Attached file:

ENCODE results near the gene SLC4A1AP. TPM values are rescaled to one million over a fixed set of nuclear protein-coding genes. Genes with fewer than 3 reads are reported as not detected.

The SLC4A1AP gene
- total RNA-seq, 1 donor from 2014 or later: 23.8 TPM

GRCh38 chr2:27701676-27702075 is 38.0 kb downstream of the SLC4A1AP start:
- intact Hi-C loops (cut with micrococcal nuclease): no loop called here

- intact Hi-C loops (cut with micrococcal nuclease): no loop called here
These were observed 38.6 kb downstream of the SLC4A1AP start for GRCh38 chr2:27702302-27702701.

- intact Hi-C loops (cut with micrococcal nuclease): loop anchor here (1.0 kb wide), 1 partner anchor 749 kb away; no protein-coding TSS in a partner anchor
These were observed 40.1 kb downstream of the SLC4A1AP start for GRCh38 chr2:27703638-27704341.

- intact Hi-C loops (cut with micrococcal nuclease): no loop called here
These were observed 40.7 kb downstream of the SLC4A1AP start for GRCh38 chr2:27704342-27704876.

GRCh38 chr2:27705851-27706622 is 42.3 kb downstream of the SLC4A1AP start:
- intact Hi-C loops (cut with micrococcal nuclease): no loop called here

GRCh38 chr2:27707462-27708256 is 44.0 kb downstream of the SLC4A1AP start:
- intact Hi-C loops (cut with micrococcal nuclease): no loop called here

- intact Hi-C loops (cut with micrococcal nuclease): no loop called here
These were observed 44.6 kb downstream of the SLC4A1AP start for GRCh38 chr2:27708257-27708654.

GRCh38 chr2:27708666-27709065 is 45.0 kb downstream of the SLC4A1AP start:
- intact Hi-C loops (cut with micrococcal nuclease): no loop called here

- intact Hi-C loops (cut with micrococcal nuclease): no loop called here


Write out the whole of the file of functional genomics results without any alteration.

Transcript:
ENCODE results near the gene SLC4A1AP. TPM values are rescaled to one million over a fixed set of nuclear protein-coding genes. Genes with fewer than 3 reads are reported as not detected.

The SLC4A1AP gene
- total RNA-seq, 1 donor from 2014 or later: 23.8 TPM

GRCh38 chr2:27701676-27702075 is 38.0 kb downstream of the SLC4A1AP start:
- intact Hi-C loops (cut with micrococcal nuclease): no loop called here

- intact Hi-C loops (cut with micrococcal nuclease): no loop called here
These were observed 38.6 kb downstream of the SLC4A1AP start for GRCh38 chr2:27702302-27702701.

- intact Hi-C loops (cut with micrococcal nuclease): loop anchor here (1.0 kb wide), 1 partner anchor 749 kb away; no protein-coding TSS in a partner anchor
These were observed 40.1 kb downstream of the SLC4A1AP start for GRCh38 chr2:27703638-27704341.

- intact Hi-C loops (cut with micrococcal nuclease): no loop called here
These were observed 40.7 kb downstream of the SLC4A1AP start for GRCh38 chr2:27704342-27704876.

GRCh38 chr2:27705851-27706622 is 42.3 kb downstream of the SLC4A1AP start:
- intact Hi-C loops (cut with micrococcal nuclease): no loop called here

GRCh38 chr2:27707462-27708256 is 44.0 kb downstream of the SLC4A1AP start:
- intact Hi-C loops (cut with micrococcal nuclease): no loop called here

- intact Hi-C loops (cut with micrococcal nuclease): no loop called here
These were observed 44.6 kb downstream of the SLC4A1AP start for GRCh38 chr2:27708257-27708654.

GRCh38 chr2:27708666-27709065 is 45.0 kb downstream of the SLC4A1AP start:
- intact Hi-C loops (cut with micrococcal nuclease): no loop called here

- intact Hi-C loops (cut with micrococcal nuclease): no loop called here